Moving on to one group that is not buying what Obama is selling…Latinos To Obama: Change On Immigration Or Else
First let me say I love what the organizer of a Latino voter organization has to say about Obama…
Some Latinos around the country rallied on Tuesday against the White House’s deportation policies, attempting to send a message to President Barack Obama that they may not support him for reelection if he continues to deport record numbers of undocumented immigrants.
“We don’t need to discourage people from voting for President Obama,” rally organizer Roberto Lovato of the Latino organization Presente.org told HuffPost. “He’s doing a smashing job of it himself.”
Oh yeah, you got that right!
Latinos came out in record numbers for Obama in 2008, helping propel him to victory over John McCain. Obama’s support from Latinos was based on his personality and politics, but also his rhetoric on immigration — consistently among the top issues for many Latino voters.
Obama promised to deliver immigration reform and create paths to citizenship for some of the estimated 11 million undocumented people living in the United States. But after two years in office, he has yet to achieve even incremental steps toward comprehensive immigration reform, and meanwhile has expanded immigration enforcement to record levels.
Obama deported 393,000 people in the 2010 fiscal year, with an overall deportation record that far exceeds his predecessor, George W. Bush.
Some Latinos now have a message for the president: If deportations continue at high rates, he should not count on their votes in 2012.
Rep. Luis Gutierres, a Democrat from Illinois says that it is not a question of voting for whoever runs against Obama, he thinks Latinos will just stay home.
Personally, I don’t think Latinos are the only group of former Obama supporters staying home. Granted, I am pretty sure many of us here at Sky Dancing are planning on staying home too…there is no way in hell I am voting for Obama, or any of the other 2012 PLUBs that will get the GOP nomination.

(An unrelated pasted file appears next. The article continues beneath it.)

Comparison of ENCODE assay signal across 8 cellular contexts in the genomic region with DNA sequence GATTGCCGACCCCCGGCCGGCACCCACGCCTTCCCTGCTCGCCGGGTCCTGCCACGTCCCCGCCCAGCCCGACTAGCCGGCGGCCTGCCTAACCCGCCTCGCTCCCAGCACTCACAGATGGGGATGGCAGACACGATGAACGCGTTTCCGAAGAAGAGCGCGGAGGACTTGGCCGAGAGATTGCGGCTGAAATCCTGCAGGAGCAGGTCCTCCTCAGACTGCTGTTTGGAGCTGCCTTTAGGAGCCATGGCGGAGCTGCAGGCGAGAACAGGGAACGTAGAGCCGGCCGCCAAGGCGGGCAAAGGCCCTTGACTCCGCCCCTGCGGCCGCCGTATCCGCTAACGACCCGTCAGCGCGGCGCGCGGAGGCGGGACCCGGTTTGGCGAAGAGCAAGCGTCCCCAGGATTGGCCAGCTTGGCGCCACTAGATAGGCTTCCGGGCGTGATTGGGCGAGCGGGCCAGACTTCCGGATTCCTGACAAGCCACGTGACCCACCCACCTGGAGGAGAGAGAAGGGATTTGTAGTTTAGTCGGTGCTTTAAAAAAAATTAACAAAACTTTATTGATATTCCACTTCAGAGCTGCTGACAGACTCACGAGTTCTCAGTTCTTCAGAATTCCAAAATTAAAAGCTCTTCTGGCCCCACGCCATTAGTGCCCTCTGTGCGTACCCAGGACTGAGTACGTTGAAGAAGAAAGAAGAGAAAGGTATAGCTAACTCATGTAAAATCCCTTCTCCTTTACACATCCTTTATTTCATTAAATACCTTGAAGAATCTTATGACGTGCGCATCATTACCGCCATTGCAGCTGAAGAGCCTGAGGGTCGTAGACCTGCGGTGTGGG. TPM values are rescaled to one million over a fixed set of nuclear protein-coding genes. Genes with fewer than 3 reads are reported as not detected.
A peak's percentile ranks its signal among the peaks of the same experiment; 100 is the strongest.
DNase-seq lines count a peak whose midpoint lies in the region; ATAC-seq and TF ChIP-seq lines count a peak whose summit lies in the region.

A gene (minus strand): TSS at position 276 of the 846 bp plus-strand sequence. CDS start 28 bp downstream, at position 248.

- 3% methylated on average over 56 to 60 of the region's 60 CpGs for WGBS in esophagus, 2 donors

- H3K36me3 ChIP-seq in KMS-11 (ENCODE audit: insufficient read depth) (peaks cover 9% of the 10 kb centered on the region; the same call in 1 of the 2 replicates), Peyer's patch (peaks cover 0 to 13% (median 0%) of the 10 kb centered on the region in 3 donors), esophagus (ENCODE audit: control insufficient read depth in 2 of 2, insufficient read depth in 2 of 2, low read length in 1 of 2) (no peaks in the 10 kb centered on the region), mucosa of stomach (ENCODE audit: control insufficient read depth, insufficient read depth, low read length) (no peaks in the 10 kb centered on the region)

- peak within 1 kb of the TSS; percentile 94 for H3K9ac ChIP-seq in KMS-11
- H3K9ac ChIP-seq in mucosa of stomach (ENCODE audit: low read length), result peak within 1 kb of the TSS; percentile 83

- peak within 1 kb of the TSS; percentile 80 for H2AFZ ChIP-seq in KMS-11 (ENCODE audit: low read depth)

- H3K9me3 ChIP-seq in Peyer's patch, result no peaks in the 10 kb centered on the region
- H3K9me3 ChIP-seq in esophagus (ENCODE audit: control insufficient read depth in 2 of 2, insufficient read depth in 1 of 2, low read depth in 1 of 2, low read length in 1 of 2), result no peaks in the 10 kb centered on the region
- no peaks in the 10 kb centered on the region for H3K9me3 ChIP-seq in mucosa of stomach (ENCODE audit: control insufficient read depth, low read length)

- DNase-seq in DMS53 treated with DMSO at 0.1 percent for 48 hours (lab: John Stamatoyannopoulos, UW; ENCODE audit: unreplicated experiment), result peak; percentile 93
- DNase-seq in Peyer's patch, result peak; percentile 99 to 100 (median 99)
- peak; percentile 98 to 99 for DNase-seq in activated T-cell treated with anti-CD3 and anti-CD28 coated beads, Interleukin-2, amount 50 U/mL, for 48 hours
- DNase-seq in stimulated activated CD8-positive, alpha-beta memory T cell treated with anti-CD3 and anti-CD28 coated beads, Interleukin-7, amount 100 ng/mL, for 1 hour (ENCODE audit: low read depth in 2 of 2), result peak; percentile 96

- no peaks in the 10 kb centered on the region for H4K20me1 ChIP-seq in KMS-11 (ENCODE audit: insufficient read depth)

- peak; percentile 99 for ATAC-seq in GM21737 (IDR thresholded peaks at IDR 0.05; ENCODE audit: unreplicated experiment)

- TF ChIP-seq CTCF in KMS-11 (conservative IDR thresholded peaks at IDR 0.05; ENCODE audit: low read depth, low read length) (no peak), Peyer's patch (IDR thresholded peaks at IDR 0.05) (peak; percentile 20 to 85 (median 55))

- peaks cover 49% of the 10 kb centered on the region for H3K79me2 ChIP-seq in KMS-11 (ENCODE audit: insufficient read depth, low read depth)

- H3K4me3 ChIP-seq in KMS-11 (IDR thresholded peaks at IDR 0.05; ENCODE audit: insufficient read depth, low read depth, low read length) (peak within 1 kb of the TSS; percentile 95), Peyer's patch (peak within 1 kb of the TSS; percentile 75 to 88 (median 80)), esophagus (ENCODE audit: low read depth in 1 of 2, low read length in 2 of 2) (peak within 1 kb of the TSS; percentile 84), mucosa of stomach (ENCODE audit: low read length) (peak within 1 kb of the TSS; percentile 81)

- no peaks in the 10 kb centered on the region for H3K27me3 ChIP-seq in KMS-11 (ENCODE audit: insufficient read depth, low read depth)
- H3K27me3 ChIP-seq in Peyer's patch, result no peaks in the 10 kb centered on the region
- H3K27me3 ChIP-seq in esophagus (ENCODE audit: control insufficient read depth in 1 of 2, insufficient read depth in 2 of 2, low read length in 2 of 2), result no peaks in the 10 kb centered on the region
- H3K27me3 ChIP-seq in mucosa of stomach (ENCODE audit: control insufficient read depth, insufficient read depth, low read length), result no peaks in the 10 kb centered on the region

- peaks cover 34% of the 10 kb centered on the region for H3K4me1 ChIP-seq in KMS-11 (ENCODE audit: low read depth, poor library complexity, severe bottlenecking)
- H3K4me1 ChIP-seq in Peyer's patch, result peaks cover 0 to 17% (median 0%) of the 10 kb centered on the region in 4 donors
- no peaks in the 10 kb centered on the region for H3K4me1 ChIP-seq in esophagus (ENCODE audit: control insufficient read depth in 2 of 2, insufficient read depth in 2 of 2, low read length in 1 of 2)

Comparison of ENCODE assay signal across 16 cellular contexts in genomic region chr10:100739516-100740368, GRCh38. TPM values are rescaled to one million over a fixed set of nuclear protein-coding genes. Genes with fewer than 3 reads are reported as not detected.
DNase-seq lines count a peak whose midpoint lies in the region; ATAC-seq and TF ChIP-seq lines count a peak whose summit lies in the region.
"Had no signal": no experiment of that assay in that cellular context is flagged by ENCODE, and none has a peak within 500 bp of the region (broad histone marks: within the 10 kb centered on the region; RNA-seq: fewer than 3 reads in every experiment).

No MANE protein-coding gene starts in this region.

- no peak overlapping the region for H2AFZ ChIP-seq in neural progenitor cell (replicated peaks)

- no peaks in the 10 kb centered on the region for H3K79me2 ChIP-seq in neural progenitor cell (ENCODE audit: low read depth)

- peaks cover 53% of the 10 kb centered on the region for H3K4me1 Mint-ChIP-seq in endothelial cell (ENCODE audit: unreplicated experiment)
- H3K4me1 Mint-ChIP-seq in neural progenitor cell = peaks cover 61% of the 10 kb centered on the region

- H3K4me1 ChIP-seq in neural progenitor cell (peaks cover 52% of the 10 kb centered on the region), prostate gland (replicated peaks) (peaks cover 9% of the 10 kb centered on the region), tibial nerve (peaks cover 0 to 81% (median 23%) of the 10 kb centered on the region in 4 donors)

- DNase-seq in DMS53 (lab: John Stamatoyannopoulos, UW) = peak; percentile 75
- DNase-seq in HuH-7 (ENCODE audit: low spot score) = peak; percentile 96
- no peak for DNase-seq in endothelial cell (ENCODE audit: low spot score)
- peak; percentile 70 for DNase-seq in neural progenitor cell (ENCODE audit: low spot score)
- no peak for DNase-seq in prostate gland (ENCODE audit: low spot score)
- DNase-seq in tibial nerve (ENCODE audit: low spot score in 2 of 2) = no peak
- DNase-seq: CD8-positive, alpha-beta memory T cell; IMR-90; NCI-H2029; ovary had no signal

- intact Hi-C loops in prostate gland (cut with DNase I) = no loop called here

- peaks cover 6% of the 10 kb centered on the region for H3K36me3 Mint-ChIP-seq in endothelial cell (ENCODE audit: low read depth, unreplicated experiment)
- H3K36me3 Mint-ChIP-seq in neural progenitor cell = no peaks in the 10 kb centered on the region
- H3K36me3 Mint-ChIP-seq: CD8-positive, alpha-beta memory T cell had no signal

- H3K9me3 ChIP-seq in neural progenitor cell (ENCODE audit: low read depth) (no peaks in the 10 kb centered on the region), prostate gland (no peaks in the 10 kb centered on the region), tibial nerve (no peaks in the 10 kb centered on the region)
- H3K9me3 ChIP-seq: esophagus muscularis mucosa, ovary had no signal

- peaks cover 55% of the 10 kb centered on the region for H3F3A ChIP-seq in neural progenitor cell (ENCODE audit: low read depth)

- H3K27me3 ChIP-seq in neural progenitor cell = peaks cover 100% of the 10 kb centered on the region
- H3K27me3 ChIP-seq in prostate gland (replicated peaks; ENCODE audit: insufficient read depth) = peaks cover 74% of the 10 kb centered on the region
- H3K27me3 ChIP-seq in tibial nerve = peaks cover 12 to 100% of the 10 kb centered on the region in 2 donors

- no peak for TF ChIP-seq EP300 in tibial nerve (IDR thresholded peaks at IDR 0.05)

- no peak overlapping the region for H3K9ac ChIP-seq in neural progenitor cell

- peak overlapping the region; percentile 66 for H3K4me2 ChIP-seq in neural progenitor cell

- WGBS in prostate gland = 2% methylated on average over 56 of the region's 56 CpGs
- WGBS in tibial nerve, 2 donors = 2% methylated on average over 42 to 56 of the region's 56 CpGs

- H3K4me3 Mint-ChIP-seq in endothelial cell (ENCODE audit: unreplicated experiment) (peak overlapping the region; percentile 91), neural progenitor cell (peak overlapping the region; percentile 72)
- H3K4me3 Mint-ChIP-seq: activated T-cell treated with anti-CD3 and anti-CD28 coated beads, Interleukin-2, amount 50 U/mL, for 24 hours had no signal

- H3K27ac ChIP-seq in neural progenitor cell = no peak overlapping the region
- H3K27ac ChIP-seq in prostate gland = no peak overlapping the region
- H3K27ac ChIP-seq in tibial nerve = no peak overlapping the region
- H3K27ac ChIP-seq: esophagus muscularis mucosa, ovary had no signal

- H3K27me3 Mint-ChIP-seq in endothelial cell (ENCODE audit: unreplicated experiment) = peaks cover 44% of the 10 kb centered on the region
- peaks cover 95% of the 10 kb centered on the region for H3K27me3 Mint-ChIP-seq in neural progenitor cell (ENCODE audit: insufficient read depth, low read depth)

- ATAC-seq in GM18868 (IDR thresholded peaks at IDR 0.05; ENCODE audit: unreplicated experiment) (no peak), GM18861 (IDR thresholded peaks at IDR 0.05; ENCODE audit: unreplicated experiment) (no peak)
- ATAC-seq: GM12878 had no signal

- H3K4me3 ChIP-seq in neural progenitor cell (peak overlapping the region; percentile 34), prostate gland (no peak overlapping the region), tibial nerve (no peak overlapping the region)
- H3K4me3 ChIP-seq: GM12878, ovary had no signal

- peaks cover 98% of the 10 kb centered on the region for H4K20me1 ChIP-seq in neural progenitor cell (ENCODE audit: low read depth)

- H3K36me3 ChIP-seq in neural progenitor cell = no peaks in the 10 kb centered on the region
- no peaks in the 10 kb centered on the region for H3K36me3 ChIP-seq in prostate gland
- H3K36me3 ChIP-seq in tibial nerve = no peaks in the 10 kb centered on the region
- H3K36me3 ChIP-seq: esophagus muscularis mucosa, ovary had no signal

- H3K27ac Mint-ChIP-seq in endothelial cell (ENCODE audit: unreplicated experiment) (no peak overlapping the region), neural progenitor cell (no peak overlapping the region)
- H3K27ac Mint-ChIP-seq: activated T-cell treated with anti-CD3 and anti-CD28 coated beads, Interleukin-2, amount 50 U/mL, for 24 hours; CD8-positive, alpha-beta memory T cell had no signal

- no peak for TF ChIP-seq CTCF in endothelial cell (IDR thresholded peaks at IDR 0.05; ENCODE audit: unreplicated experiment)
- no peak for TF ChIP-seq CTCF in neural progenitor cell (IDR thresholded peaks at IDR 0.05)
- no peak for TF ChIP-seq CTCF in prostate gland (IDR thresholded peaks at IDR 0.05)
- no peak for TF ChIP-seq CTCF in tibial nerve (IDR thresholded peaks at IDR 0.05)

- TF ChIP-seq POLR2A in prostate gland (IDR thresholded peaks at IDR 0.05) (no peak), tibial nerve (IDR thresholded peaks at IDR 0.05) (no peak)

A recent report in England is being labeled a “call to arms” for women in the UK. Women face 70-year wait for equal pay – Home News, UK – The Independent
It will take 70 years to achieve parity between men and women in the country’s top jobs, according to a report released today by the Equality and Human Rights Commission.
The survey Sex and Power 2011, dubbed a “call to arms” by women’s employment-rights campaigners, reveals that women represent only 12.5 per cent of directors of FTSE 100 companies. They also account for just 22.2 per cent of MPs, an imbalance which would take 14 general elections to redress. It also notes little change in the figures presented in the last report, released in 2008.
Figures show that women in the media are faring even worse than three years ago, representing 9.5 per cent of national newspaper editors, a fall from the 13.6 per cent recorded in 2008, and 6.7 per cent of FTSE 350 media companies’ chief executives, down from 10.5 per cent in 2008. However, 26.1 per cent of directors of major museums and art galleries are women, up from 17.4 per cent.
The report also found that 12.9 per cent of senior members of the judiciary are women and there has been a slight fall in the number of female university vice-chancellors: 14.3 per cent, down from 14.4 per cent in 2008.
I wonder if this recent report can also show the position of women in the workplace in other developed nations…still it is interesting isn’t it?
“It’s 2011 and women remain largely excluded from positions of power and influence in virtually every sphere of life – the media, the judiciary, the education sector and more,” said Anna Bird, acting chief executive of the women’s employment-rights group the Fawcett Society.
She added: “Without radical action, babies born today will be drawing their pensions before they can hope to have an equal say in the world of politics, business and education.
“This report must act as a call to arms; the Government and others can no longer turn a blind eye to this injustice, wishing and hoping it will sort itself out. We look forward to hearing all political parties respond to this report, and explain their plans to challenge the stark and persistent injustice that is the absence of women from positions of power across the country.
The article finishes with this quote from Commissioner Kay Carberry,
“If Britain is to stage a strong recovery from its current economic situation, then we have to make sure we’re not wasting women’s skills and talents.”
Hey that goes for the US as well!
So what are you all finding interesting reading today? Be sure you post some links below!